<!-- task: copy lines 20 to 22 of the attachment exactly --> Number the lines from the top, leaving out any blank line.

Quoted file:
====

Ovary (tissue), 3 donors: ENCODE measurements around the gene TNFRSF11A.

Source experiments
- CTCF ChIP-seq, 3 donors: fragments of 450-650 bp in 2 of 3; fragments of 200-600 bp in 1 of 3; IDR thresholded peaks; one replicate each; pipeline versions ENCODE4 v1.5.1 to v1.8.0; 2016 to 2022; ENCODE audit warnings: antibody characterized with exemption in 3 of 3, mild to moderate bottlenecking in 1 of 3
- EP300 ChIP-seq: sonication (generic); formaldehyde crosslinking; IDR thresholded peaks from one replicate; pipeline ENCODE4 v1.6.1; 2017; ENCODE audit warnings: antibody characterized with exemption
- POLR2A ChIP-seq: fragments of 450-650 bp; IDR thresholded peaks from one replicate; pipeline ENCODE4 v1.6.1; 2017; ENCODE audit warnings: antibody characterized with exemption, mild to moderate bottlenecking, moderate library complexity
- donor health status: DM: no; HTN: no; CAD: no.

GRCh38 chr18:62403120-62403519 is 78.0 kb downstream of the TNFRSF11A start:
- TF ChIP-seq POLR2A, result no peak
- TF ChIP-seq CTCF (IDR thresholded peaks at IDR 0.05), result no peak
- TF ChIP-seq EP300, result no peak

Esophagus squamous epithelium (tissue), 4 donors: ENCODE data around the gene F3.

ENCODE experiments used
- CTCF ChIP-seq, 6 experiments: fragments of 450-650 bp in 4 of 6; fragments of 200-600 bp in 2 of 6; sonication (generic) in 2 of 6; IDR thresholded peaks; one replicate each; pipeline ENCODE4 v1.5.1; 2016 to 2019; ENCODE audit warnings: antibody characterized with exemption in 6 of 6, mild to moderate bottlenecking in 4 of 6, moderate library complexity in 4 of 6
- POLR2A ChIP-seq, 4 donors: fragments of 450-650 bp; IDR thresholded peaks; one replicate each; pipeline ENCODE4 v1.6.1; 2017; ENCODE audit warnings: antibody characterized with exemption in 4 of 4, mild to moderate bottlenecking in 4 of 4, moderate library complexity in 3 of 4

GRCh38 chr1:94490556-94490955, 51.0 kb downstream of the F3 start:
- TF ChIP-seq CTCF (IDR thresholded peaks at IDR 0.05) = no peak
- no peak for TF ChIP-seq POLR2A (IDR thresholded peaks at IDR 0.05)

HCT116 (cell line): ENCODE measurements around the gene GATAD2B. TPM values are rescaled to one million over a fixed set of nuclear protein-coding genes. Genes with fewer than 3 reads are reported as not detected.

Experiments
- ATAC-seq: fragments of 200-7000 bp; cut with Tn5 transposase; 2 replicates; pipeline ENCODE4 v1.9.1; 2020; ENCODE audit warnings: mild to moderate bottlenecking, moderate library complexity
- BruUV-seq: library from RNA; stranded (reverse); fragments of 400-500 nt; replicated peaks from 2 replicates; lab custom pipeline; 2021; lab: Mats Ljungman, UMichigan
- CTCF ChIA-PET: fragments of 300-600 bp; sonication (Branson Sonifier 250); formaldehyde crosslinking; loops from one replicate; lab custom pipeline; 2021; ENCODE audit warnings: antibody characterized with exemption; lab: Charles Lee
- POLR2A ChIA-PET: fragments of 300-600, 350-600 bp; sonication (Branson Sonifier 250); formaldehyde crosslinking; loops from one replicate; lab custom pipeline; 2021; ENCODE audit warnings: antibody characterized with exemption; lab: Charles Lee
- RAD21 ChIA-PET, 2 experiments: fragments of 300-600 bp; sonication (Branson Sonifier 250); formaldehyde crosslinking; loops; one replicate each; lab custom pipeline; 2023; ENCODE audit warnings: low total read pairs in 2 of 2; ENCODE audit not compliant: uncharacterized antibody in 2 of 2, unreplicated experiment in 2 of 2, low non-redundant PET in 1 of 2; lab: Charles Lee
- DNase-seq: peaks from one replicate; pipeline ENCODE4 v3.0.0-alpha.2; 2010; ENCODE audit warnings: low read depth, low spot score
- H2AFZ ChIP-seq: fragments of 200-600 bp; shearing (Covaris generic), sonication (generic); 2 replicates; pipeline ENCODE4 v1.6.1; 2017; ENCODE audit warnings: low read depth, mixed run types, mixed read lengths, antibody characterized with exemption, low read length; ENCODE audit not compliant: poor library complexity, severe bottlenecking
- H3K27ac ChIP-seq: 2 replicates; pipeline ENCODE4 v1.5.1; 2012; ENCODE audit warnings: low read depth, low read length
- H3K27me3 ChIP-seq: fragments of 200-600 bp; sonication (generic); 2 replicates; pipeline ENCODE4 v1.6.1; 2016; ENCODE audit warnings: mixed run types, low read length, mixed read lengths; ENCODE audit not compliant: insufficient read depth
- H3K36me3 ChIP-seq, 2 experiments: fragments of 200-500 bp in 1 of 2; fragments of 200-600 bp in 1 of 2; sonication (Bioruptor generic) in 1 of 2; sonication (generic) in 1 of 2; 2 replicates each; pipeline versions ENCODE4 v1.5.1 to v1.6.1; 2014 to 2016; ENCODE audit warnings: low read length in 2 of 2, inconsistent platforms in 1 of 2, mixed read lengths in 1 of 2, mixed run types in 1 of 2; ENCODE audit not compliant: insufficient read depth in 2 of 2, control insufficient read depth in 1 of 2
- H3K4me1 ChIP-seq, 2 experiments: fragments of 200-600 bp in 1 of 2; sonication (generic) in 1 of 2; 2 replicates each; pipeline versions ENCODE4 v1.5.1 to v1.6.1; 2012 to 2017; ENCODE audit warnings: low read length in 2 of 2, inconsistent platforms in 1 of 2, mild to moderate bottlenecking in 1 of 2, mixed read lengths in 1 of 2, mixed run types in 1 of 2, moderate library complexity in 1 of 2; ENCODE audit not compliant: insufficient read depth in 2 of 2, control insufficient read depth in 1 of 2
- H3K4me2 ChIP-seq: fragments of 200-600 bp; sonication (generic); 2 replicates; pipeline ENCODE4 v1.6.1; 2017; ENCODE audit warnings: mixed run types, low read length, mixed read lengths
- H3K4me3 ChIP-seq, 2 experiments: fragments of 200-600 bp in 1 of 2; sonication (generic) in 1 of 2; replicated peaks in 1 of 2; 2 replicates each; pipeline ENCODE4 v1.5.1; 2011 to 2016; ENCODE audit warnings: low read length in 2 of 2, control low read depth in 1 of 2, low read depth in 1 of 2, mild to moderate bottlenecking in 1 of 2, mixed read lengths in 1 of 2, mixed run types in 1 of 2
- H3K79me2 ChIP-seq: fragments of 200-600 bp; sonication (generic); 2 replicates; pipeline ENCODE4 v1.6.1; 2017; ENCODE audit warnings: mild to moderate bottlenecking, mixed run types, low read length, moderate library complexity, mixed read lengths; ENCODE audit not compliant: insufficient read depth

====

- ATAC-seq: fragments of 200-7000 bp; cut with Tn5 transposase; 2 replicates; pipeline ENCODE4 v1.9.1; 2020; ENCODE audit warnings: mild to moderate bottlenecking, moderate library complexity
- BruUV-seq: library from RNA; stranded (reverse); fragments of 400-500 nt; replicated peaks from 2 replicates; lab custom pipeline; 2021; lab: Mats Ljungman, UMichigan
- CTCF ChIA-PET: fragments of 300-600 bp; sonication (Branson Sonifier 250); formaldehyde crosslinking; loops from one replicate; lab custom pipeline; 2021; ENCODE audit warnings: antibody characterized with exemption; lab: Charles Lee